By 2023, Google intends to phase out third-party cookies on its popular Chrome browser. Large companies are now pondering how to mitigate the blow this will have to their advertising business, and one solution that’s arisen, according to Adweek, is to launch direct-to-consumer platforms to engage customers with special items, merchandise, and more – all while collecting valuable first-party data on shoppers.
Kellogg’s Cheez-It brand is the latest to pursue the direct-to-consumer strategy, having recently launched the “Cheez-It HQ” website, which offers new and exclusive flavors, custom merch, and free shipping on purchases over $25. The new website follows in the footsteps of similar ones from PepsiCo: PantryShop.com and Snacks.com. Pepsi has noted that its online customers like to purchase a variety of products in ways not typically possible at retail stores.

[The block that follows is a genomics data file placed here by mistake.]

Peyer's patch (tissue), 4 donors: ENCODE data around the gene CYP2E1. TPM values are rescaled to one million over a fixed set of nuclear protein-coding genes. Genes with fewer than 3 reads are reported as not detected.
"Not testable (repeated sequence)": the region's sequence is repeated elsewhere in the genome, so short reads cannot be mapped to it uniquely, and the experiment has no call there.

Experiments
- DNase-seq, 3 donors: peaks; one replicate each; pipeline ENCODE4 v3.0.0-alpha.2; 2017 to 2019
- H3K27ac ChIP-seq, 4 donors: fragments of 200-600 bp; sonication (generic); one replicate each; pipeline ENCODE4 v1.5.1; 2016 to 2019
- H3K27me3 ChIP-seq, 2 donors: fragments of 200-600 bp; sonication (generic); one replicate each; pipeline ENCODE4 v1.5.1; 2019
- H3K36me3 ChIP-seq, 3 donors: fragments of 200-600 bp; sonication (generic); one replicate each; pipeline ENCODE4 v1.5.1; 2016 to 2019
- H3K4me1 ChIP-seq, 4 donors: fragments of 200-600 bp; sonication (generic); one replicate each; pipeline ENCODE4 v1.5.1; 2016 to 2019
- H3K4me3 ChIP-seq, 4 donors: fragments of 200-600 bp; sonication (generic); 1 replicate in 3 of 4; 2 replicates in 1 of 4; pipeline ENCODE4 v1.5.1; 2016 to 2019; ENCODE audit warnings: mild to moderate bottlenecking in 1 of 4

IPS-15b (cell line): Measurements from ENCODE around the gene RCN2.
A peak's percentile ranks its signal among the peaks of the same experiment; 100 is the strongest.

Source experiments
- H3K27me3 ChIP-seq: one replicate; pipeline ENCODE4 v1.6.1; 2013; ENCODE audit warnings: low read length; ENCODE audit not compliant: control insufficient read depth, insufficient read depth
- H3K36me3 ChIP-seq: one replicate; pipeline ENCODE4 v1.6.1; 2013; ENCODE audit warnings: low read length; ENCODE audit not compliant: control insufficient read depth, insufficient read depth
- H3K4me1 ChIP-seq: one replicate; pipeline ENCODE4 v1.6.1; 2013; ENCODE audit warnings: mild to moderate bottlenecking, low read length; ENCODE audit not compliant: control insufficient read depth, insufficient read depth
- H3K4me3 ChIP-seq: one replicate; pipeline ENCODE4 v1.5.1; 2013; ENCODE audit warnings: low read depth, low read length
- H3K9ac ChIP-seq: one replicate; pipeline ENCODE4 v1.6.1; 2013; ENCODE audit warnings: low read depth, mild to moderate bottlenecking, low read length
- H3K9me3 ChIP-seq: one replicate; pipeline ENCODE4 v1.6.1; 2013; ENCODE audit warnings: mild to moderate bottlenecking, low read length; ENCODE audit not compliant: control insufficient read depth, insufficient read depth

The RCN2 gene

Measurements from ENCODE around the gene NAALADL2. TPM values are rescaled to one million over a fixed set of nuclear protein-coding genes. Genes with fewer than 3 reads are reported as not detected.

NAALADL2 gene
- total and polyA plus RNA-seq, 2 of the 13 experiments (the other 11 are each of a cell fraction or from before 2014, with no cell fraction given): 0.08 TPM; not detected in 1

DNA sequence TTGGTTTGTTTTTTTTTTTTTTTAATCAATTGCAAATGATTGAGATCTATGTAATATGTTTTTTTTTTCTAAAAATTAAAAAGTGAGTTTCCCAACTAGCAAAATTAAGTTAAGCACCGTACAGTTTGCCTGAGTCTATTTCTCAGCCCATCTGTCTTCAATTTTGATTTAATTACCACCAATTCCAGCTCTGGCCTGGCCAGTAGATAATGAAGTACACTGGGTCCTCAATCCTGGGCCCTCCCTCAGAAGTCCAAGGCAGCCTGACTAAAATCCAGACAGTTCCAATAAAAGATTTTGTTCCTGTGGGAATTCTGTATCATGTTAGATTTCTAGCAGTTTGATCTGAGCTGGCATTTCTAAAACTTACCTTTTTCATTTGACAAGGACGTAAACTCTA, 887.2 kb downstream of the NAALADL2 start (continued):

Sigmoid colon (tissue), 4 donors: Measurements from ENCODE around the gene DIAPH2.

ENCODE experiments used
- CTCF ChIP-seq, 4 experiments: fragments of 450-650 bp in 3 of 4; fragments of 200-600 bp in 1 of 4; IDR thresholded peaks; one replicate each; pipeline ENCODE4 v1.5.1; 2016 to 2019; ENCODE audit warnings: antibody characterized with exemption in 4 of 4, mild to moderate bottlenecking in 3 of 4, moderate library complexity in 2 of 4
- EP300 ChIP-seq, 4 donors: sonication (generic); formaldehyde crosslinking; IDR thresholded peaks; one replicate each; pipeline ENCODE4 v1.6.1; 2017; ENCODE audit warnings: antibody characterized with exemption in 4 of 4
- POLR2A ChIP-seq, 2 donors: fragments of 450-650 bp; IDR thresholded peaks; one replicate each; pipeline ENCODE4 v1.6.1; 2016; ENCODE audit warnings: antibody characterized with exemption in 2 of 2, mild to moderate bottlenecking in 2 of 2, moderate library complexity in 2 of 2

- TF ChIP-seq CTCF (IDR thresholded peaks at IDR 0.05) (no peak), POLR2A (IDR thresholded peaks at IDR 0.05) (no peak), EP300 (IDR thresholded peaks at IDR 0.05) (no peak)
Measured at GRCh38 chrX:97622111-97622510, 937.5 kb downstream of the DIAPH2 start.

For Kellogg’s, the direct-to-consumer method is much more about collecting new insights on customers than it is additional revenues, explained Jordan Narducci, director of global direct-to-consumer ecommerce at Kellogg’s. “If you think about direct-to-consumer as a channel, it can really de-risk innovation for companies. The best focus group you could ever get is people actually going out and paying for something,” he said, adding that “data is gold” and Kellogg’s intends to invest more to capture it.
Cheez-It is crucially important to the Kellogg’s empire, as it brings in $1 billion in annual sales. Thanks in part to the pandemic, ecommerce doubled for Kellogg’s in 2020 and now represents 8.5% of total retail sales.
Cheez-It has become a key part of that ecommerce growth, as Interpret’s New Media Measure® finds that 40% of Cheez-It buyers in the US have purchased snacks online in the past three months. Moreover, these consumers enjoy spending their leisure time shopping, ranking ahead of Doritos, Ritz, Cheetos, and Pringles consumers.